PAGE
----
Thank you Dr Kapa Kelep-Malpo for sharing your journey with us. Firstly, what are you working on at present.
A retired Senior Academic, I am now self-employed and managing several entities focussed on community empowerment. I am equipping youth, families and women’s fellowships from rural and urban areas with the necessary skills and knowledge to build their self-confidence, to become agents of change, as entrepreneurs or in leadership roles. I am also working on capacity building for teachers and school administrators because I believe schools are the cornerstones of all nation-building.
Dr Kapa, what do you love most about what you do?
Being my own boss and taking charge of the governance and management of my small entities. I love providing employment for unemployed men, women and youth from my community and contributing to the social and economic well-being of families. I am loving that the work atmosphere is both relaxed and purposeful.
And how would you say these roles play to your strengths?
It exposes me to the needs and struggles of people in the community and how they, either as individuals, or in groups, are meeting these needs. This is important to me as a researcher, an author and as someone who could contest the 2022 PNG National Elections. It broadens my knowledge and my understanding of how rural and urban communities live and survive with their challenges.
How would you describe your working journey?
I resigned from having been the Executive Dean of the School of Education and a Senior Academic in Educational Leadership & Management at the University of Goroka (UOG) for 10 years, to contest the Kavieng Open seat in the 2017 PNG National Elections.
I had served at the University for 21 years, first as lecturer, then as head of the Department of Educational Foundations. This involved the areas of Educational Leadership, Administration, Policy and Planning, Educational Psychology, Guidance & Counselling, Special & Inclusive Education and Comparative Education. I then became Executive Dean which saw my participation in governance and management issues significantly increase.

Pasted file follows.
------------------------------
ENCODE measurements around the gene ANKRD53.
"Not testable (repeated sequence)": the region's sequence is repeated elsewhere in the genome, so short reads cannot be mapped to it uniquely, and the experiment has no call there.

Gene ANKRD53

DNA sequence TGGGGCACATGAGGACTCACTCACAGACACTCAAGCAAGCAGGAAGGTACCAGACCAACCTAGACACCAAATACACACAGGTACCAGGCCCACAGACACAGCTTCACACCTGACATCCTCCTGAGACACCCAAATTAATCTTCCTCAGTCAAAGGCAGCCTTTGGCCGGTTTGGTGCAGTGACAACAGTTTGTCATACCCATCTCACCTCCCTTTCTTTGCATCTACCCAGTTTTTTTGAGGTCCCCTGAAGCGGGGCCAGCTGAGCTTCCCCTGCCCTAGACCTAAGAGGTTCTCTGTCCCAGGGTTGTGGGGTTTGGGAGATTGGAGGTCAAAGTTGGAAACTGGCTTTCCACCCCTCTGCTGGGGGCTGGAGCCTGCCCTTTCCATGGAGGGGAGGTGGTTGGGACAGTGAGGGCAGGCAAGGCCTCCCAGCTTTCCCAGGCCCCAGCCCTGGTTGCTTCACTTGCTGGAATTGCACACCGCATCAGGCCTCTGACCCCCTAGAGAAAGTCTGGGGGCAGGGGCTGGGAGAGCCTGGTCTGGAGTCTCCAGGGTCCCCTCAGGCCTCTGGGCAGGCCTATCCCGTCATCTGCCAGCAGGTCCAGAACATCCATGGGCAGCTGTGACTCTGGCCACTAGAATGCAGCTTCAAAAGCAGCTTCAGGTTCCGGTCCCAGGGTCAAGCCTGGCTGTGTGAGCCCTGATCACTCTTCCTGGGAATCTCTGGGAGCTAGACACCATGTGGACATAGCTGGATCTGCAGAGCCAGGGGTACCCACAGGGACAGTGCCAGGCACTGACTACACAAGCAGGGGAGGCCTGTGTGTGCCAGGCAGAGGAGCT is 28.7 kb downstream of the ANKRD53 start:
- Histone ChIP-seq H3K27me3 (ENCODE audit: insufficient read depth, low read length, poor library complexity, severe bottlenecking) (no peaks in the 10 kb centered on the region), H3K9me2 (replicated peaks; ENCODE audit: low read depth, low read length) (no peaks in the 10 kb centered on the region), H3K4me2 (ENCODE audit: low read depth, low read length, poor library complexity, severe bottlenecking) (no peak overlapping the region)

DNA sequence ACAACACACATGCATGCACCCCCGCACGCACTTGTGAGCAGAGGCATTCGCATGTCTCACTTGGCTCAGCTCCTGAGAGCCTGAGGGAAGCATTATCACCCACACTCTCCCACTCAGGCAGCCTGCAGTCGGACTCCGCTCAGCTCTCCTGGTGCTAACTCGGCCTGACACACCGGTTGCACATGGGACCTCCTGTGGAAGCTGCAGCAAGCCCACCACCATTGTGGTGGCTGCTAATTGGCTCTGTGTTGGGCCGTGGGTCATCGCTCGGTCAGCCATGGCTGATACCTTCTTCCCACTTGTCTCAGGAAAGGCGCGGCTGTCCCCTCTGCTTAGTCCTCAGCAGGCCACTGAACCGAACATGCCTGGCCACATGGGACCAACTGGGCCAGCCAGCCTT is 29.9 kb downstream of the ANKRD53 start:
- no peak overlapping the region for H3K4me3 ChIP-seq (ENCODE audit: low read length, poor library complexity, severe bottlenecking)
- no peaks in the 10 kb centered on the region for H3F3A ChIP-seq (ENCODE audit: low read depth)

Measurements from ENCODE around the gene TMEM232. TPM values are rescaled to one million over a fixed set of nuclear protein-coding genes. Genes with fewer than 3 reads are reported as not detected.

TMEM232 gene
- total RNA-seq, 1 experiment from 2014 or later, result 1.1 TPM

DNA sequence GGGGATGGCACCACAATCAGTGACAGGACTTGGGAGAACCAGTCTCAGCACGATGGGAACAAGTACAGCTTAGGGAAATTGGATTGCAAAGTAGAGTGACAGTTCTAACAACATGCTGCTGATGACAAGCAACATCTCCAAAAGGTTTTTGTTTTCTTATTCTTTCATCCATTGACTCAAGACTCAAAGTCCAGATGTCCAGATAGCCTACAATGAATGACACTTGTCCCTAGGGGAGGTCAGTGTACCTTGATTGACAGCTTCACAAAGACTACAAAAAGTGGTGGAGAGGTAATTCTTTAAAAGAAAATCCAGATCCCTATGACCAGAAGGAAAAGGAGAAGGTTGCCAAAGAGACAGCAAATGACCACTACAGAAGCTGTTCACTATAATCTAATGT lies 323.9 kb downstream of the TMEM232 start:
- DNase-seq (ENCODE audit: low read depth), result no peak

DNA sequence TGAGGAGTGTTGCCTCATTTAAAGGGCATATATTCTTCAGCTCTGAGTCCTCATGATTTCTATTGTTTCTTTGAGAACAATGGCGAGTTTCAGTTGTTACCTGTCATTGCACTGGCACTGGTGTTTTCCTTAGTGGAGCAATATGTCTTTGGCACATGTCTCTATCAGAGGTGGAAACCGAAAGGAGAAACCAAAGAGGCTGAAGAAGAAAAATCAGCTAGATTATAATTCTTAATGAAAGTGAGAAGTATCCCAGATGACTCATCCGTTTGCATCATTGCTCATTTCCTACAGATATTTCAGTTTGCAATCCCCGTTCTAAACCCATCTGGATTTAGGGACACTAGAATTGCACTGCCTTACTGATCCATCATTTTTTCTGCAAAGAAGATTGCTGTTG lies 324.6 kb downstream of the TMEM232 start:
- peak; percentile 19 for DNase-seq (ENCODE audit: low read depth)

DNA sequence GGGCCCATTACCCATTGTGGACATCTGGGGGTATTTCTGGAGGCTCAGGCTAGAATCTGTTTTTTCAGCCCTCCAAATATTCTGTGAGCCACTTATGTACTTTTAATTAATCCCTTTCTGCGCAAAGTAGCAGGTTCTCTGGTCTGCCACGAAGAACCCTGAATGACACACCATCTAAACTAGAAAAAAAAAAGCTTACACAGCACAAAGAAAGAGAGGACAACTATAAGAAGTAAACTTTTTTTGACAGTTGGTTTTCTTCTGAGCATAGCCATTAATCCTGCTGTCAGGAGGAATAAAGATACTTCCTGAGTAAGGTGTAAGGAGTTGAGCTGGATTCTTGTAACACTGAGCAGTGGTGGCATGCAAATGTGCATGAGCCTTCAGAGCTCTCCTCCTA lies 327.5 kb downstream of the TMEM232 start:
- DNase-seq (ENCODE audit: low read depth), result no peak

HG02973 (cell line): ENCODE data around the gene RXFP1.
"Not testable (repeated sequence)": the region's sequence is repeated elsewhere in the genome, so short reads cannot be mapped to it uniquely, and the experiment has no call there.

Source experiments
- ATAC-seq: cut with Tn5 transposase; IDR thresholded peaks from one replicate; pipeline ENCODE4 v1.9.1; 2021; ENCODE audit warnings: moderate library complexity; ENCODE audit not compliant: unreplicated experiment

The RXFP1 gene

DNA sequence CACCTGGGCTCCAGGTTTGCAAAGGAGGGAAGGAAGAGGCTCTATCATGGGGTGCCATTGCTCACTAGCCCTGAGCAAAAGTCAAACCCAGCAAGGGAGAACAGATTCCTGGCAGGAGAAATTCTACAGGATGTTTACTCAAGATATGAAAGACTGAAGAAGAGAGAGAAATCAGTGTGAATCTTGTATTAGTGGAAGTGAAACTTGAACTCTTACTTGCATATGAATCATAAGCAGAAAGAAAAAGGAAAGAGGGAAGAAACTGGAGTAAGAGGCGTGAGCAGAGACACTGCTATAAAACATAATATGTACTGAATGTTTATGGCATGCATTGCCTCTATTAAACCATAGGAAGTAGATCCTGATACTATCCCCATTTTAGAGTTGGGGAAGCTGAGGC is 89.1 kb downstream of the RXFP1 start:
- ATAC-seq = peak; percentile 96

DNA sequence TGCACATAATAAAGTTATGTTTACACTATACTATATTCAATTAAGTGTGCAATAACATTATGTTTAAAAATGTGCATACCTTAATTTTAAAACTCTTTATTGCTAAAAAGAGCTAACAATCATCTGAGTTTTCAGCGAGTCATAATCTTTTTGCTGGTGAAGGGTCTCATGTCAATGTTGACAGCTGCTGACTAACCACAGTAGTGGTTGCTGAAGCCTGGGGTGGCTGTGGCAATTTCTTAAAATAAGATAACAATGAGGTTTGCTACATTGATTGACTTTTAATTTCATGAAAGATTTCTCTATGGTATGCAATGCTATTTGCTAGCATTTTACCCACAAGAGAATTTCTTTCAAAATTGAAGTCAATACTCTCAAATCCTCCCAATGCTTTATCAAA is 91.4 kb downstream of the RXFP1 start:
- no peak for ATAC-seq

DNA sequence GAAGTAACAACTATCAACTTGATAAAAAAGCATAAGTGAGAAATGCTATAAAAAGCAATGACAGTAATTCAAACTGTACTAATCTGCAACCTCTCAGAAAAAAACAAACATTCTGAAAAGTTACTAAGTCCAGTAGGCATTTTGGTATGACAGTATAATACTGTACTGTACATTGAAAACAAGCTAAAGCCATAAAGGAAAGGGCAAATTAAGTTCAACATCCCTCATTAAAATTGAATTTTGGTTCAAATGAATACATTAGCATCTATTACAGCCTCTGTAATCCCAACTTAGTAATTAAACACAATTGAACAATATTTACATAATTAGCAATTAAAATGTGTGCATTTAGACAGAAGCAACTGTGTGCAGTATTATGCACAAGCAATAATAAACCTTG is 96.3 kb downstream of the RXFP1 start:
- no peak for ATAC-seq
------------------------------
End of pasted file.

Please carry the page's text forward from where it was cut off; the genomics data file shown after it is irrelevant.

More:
Prior to taking up employment at UOG, I served with the National Department of Education (NDOE) for 18 years, 15 of these as a secondary school administrator. I was one of the very few women in Secondary Schools administration in the late 1970s, 80s and 90s in PNG. My presence in schools at the executive level boosted the confidence of many girls to excel academically, in sports and other areas.
What would be the five things that you have learned to be a success in all your roles?
1. I must be at the level of the people I work with, to understand them and to work alongside them as we each contribute.
2. Being proactive and not reactive. If I react to what is happening around me I could get drowned by these things. I need to be above this, and planning ahead is essential.
3. Understanding and respecting people with whom I work, to get their full commitment and respect in return.
4. Not lowering my standards and working with people to continually lift them upwards.
5. Staying focused on the bigger picture, the vision, while the senior members of the team take care of the details.
And who do you look to for inspiration?
I discuss issues with other women business owners in the local area, or outside of my province. I also connect with networks that have information on what I am developing, which is a regional Training Centre for Community Empowerment, Educational Leadership & Management. I am also interested to see how other women have been successful in their careers in the midst of successful men.
If someone wanted to pursue your career path what advice would you give them?
- Talk to one or two people who have been successful in this career.
- Establish a small team of two (whom you trust) so you can bounce ideas to and fro with them before you take up the career.
- Know your personality type and see if it is a match to the nature of the career.
- Know if your interests are closely aligned to the career that you are keen on.
- Be open to advice from others and be wise in selecting from whom to trial ideas.
Networking has played a great part in my career path.
It was often lonely as a woman in executive positions because there were not many women at that level with whom I could discuss issues. As an academic, I cannot operate without networking. Sharing ideas, skills, knowledge and experiences empowers others and I also learn from those who network with me. Also I find that women approach leadership roles differently from our male colleagues.
Where do you think you will be in 10 years’ time?
I see me being the CEO of a Training Centre which will
(a) equip teachers and school administrators with the necessary skills to be educators who transform students, schools and their communities;
(b) focus on community empowerment by equipping others with the skills, knowledge and support to build self-confidence and to become agents of change, and
(c) network with other Pacific women through joint research programs, publications and scholarly roundtable discussions on research findings and cross-cutting issues of the Pacific.